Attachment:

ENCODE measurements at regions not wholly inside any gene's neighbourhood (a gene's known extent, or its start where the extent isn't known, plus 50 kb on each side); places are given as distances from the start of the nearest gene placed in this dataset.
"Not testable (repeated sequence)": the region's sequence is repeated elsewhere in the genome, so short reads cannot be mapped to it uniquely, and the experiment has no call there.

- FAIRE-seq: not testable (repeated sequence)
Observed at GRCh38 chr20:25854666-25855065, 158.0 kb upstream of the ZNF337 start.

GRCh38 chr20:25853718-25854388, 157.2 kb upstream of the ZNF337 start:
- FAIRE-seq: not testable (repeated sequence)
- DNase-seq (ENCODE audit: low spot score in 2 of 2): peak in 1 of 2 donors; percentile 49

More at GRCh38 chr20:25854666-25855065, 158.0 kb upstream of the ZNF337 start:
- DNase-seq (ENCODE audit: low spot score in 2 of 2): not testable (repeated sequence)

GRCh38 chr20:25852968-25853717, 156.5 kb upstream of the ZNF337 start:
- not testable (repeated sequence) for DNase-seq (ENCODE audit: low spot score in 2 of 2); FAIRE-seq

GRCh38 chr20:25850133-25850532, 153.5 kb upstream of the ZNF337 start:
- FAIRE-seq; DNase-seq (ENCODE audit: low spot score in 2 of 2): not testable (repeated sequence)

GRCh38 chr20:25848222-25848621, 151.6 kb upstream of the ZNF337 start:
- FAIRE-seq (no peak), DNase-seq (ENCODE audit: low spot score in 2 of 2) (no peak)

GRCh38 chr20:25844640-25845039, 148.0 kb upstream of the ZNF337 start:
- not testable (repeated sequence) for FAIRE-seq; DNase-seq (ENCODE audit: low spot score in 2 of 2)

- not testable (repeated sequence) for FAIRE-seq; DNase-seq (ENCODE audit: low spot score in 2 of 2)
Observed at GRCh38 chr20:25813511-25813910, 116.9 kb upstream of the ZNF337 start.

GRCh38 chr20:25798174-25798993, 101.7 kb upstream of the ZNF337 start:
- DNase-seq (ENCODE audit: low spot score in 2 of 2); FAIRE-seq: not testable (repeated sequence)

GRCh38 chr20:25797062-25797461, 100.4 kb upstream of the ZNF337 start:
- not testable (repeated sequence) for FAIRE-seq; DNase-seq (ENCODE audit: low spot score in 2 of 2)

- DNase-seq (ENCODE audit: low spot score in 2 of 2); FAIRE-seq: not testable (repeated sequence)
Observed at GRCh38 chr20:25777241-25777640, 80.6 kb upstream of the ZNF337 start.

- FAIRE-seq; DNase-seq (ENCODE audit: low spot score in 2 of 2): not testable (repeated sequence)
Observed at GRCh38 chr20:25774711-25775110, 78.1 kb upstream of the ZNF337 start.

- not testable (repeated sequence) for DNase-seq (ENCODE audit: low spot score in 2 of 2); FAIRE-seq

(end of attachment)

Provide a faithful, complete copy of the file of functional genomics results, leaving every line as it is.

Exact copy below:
ENCODE measurements at regions not wholly inside any gene's neighbourhood (a gene's known extent, or its start where the extent isn't known, plus 50 kb on each side); places are given as distances from the start of the nearest gene placed in this dataset.
"Not testable (repeated sequence)": the region's sequence is repeated elsewhere in the genome, so short reads cannot be mapped to it uniquely, and the experiment has no call there.

- FAIRE-seq: not testable (repeated sequence)
Observed at GRCh38 chr20:25854666-25855065, 158.0 kb upstream of the ZNF337 start.

GRCh38 chr20:25853718-25854388, 157.2 kb upstream of the ZNF337 start:
- FAIRE-seq: not testable (repeated sequence)
- DNase-seq (ENCODE audit: low spot score in 2 of 2): peak in 1 of 2 donors; percentile 49

More at GRCh38 chr20:25854666-25855065, 158.0 kb upstream of the ZNF337 start:
- DNase-seq (ENCODE audit: low spot score in 2 of 2): not testable (repeated sequence)

GRCh38 chr20:25852968-25853717, 156.5 kb upstream of the ZNF337 start:
- not testable (repeated sequence) for DNase-seq (ENCODE audit: low spot score in 2 of 2); FAIRE-seq

GRCh38 chr20:25850133-25850532, 153.5 kb upstream of the ZNF337 start:
- FAIRE-seq; DNase-seq (ENCODE audit: low spot score in 2 of 2): not testable (repeated sequence)

GRCh38 chr20:25848222-25848621, 151.6 kb upstream of the ZNF337 start:
- FAIRE-seq (no peak), DNase-seq (ENCODE audit: low spot score in 2 of 2) (no peak)

GRCh38 chr20:25844640-25845039, 148.0 kb upstream of the ZNF337 start:
- not testable (repeated sequence) for FAIRE-seq; DNase-seq (ENCODE audit: low spot score in 2 of 2)

- not testable (repeated sequence) for FAIRE-seq; DNase-seq (ENCODE audit: low spot score in 2 of 2)
Observed at GRCh38 chr20:25813511-25813910, 116.9 kb upstream of the ZNF337 start.

GRCh38 chr20:25798174-25798993, 101.7 kb upstream of the ZNF337 start:
- DNase-seq (ENCODE audit: low spot score in 2 of 2); FAIRE-seq: not testable (repeated sequence)

GRCh38 chr20:25797062-25797461, 100.4 kb upstream of the ZNF337 start:
- not testable (repeated sequence) for FAIRE-seq; DNase-seq (ENCODE audit: low spot score in 2 of 2)

- DNase-seq (ENCODE audit: low spot score in 2 of 2); FAIRE-seq: not testable (repeated sequence)
Observed at GRCh38 chr20:25777241-25777640, 80.6 kb upstream of the ZNF337 start.

- FAIRE-seq; DNase-seq (ENCODE audit: low spot score in 2 of 2): not testable (repeated sequence)
Observed at GRCh38 chr20:25774711-25775110, 78.1 kb upstream of the ZNF337 start.

- not testable (repeated sequence) for DNase-seq (ENCODE audit: low spot score in 2 of 2); FAIRE-seq